WARNING: Your acid reflux drug is destroying good belly bugs

The calendar has turned to a new page -- and with that, the holiday season is officially over.

Tomorrow morning, everyone goes back to work and life returns to normal. For some folks, that's a huge relief. Because all of the Christmas and New Year's merriment can leave you with a guest that lingers long after the holidays.

Acid reflux.

If you're among the folks who suffer from this condition, you don't need me to tell you how bad it can get. Some people will try just about anything for a little relief, even the proton pump inhibitors I've warned you about over the years.

These drugs have gotten so popular because they really do deliver on the promise of quick relief.

But that comfort comes at a huge price.

One new study confirms what we've seen before: These drugs kill off many of the good bacteria that live in your gut, exposing you to a risk of serious and even fatal infection.

These good bugs are your first -- and, in some cases, only -- line of defense against dangerous bacteria such as clostridium difficile and the bacterial form of pneumonia.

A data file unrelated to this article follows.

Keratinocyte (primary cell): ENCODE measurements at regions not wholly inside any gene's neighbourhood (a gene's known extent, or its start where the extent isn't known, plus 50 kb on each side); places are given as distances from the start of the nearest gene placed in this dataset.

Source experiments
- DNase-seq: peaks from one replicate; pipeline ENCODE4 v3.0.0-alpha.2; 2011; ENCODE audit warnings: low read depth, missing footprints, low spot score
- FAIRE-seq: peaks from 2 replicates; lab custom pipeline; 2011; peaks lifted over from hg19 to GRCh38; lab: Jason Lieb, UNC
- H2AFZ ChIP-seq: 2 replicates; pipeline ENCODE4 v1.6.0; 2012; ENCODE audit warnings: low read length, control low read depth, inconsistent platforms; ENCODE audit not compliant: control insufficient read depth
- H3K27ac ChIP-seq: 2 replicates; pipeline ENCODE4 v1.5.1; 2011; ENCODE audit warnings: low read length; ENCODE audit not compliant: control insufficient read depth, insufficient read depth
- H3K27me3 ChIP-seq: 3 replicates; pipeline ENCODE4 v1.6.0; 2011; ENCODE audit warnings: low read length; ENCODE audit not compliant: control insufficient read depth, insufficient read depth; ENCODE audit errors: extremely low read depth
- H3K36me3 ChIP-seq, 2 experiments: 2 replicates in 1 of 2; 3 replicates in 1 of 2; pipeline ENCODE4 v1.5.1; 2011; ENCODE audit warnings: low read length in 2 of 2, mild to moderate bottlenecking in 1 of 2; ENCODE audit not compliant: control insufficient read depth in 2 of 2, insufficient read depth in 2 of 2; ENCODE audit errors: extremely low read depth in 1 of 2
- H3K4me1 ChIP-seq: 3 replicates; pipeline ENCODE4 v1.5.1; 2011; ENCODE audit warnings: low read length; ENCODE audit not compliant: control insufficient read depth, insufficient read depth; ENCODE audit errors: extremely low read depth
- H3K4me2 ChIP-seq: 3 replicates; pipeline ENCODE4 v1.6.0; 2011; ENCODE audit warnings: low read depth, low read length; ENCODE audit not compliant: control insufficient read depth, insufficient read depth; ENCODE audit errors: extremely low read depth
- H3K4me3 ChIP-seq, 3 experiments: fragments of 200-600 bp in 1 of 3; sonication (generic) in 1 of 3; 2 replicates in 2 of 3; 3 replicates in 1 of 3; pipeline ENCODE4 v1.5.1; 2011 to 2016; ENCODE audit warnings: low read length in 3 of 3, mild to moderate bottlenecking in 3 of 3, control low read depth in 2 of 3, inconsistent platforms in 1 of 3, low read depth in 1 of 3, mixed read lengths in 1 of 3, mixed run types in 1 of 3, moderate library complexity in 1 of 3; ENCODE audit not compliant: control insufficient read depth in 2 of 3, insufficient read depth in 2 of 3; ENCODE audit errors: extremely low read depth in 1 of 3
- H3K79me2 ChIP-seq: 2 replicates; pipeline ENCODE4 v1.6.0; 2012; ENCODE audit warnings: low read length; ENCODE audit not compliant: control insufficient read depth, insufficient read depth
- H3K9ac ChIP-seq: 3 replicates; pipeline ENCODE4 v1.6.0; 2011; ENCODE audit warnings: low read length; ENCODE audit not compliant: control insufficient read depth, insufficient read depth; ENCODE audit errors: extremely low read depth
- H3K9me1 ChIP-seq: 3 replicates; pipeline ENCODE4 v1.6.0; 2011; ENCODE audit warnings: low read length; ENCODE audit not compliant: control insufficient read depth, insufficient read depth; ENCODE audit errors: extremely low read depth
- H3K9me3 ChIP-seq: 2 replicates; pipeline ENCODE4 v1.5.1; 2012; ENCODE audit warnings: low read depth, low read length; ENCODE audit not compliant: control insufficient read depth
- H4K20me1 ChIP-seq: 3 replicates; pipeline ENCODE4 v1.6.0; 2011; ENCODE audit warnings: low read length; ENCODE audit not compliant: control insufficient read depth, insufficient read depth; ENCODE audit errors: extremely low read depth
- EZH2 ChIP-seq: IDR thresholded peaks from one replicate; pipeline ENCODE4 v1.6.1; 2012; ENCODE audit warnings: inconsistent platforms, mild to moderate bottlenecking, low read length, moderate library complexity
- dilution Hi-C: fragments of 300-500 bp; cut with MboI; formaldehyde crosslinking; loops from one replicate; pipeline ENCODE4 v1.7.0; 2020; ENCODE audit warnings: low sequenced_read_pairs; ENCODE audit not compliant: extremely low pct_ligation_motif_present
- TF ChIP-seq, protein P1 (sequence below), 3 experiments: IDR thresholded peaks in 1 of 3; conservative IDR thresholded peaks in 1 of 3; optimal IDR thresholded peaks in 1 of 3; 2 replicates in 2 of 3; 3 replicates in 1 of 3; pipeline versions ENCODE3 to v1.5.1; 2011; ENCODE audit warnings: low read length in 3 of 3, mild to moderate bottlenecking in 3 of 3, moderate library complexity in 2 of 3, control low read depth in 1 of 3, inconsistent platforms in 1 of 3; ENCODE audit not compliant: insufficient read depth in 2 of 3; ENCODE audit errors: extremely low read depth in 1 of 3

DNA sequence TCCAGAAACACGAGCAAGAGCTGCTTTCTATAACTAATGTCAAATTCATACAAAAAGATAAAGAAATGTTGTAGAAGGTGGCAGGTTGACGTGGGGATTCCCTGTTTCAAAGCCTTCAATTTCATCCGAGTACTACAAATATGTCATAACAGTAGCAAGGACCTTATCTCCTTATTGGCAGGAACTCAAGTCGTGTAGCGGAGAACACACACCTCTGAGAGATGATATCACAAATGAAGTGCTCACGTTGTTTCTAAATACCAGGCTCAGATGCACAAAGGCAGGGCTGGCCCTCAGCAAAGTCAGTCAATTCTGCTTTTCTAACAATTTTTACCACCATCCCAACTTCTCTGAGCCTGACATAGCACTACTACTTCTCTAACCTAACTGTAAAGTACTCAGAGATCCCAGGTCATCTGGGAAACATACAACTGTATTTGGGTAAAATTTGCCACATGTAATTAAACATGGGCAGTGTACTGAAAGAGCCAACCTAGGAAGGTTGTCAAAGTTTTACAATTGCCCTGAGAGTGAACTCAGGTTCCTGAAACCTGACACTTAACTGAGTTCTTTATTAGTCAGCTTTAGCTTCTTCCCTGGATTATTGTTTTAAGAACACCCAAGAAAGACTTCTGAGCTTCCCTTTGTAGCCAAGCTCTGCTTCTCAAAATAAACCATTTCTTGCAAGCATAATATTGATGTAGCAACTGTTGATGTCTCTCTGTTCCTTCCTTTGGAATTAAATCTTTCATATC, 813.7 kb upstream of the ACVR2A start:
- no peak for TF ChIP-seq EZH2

These infections often strike when there are imbalances in gut bacteria, most commonly after you take an antibiotic. But the new study finds that PPI drugs can have a similar effect in your gut, killing off the good bacteria and setting the stage for an infection that could turn into a battle for your life.

And that's not the only way PPIs can hurt you.

These meds can block the absorption of nutrients such as calcium and magnesium. In fact, PPIs block magnesium so effectively that even supplements won't help many patients.

The end result is that your hip fracture risk skyrockets by 31 percent and you're at increased risk of a dangerous irregular heartbeat. Even the FDA is warning PPI users about this danger.

The good news is that there are safer and more effective solutions for stomach acid problems, but the one that works best for you will depend on the cause. And in most cases, the cause is NOT too much stomach acid.

In many patients, reflux is related to food sensitivities. A holistic physician can run some tests to determine which foods might be causing your problems so you can avoid them and stop the flare-ups before they start.

For complete food allergy testing in Southern California, make an appointment to see me at my clinic in the San Diego area.

And if you're not in the area, I'm also available by phone. Call 855-DOC-MARK to arrange a consultation.